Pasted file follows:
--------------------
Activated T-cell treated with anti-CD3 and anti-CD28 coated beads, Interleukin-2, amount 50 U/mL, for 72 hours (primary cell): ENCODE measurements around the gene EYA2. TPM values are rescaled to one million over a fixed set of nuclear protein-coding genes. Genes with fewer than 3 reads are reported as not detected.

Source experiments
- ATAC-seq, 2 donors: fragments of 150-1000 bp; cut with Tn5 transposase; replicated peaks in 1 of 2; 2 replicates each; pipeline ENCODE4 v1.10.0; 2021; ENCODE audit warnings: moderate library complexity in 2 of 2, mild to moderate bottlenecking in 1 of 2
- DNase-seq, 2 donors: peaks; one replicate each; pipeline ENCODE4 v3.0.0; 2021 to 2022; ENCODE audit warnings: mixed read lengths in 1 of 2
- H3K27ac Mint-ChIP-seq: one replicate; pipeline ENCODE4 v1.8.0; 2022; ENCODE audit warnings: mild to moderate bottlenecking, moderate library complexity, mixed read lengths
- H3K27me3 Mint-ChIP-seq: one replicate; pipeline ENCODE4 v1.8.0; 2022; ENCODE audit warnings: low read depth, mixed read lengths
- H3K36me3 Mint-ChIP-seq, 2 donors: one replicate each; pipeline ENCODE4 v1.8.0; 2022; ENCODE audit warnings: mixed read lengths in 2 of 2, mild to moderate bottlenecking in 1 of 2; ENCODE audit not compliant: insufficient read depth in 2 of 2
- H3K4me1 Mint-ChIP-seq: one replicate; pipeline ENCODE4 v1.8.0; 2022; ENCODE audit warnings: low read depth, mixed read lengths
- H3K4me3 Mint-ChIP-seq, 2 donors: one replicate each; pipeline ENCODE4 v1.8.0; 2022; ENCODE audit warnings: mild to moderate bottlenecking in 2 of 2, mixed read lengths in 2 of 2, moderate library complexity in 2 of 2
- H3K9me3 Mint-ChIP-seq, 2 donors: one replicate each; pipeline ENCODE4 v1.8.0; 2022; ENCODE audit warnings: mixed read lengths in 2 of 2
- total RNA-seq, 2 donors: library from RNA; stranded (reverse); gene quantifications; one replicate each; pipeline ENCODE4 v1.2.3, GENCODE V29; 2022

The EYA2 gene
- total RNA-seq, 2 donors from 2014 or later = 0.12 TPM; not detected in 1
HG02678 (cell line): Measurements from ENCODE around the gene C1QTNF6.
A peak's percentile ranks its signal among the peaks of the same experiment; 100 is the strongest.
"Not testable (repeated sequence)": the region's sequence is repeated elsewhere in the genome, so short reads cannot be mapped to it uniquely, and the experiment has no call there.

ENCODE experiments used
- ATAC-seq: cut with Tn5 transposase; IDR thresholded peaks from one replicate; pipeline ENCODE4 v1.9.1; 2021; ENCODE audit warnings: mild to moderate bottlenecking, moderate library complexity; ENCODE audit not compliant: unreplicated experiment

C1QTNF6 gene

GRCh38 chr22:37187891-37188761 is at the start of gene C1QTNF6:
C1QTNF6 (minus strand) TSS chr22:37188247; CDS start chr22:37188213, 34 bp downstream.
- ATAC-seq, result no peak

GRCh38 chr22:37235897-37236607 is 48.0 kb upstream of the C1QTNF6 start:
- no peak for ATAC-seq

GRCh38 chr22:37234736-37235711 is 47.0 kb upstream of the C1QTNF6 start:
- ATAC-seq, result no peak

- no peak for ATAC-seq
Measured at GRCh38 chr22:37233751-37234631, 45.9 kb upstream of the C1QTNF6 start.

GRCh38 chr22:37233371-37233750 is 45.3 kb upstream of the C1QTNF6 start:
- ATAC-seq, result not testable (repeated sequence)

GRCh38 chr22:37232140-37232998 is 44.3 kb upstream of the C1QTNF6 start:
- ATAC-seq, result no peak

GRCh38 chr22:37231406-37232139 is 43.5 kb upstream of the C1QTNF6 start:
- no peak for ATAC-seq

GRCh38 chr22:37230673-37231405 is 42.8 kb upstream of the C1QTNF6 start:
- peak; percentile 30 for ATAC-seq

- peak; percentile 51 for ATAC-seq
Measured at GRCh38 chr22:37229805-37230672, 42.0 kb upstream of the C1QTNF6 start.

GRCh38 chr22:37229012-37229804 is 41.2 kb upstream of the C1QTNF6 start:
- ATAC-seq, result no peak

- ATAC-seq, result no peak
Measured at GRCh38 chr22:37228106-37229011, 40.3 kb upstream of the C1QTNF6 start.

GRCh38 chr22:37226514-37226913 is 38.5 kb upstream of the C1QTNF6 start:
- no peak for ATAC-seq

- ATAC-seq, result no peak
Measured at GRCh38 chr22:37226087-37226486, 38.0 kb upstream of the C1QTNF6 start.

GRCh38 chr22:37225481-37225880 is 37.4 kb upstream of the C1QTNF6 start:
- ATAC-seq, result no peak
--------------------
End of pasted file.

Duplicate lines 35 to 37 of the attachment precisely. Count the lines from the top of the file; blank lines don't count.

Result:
GRCh38 chr22:37230673-37231405 is 42.8 kb upstream of the C1QTNF6 start:
- peak; percentile 30 for ATAC-seq

- peak; percentile 51 for ATAC-seq